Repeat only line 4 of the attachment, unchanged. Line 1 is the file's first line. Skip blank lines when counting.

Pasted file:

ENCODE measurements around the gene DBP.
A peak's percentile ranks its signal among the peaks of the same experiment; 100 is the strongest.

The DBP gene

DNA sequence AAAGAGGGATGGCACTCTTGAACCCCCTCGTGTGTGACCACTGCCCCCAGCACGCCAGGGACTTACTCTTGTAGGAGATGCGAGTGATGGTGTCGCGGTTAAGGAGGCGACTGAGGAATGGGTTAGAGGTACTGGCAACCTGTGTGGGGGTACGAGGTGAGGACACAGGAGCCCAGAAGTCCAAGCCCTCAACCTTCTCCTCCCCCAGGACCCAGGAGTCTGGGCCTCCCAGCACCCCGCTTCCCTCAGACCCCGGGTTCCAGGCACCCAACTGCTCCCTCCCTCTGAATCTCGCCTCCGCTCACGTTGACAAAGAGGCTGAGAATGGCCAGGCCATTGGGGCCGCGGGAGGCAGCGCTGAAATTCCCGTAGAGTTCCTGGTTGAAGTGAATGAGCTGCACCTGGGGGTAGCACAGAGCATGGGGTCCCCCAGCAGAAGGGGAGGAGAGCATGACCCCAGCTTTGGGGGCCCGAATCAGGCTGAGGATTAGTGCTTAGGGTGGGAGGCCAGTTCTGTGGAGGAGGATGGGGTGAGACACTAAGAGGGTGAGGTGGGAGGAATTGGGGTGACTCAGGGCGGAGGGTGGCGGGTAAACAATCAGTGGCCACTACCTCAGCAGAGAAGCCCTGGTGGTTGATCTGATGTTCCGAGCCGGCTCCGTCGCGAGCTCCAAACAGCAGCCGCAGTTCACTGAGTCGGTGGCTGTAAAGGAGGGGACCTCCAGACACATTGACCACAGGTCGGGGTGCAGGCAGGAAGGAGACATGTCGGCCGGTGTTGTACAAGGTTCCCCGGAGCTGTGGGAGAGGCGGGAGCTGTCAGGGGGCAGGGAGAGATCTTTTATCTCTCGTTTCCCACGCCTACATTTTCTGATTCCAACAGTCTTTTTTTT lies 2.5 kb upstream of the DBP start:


DNA sequence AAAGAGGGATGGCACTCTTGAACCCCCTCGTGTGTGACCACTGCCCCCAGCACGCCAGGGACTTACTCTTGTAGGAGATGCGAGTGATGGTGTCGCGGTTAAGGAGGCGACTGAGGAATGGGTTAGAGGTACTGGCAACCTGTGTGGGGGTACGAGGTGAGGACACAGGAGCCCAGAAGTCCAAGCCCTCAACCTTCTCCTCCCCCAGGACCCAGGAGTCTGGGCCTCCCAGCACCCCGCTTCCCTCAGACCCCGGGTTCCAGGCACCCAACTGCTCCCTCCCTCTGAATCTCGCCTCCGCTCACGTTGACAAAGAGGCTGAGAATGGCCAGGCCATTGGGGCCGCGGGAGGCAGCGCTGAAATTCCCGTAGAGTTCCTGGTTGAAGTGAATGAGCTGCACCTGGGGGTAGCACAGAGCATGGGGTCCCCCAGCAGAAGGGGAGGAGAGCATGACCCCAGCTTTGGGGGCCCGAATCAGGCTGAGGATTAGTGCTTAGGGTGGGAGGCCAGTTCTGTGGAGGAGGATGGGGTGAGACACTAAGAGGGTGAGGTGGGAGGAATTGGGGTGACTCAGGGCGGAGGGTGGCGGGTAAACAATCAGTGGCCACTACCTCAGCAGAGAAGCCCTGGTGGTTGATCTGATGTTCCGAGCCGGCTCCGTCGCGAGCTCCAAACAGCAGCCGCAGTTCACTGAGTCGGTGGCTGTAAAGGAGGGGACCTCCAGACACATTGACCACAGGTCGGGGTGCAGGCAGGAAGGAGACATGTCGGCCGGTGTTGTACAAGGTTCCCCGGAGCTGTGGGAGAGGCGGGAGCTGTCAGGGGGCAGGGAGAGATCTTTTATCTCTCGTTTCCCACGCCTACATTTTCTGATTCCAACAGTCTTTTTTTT lies 2.5 kb upstream of the DBP start: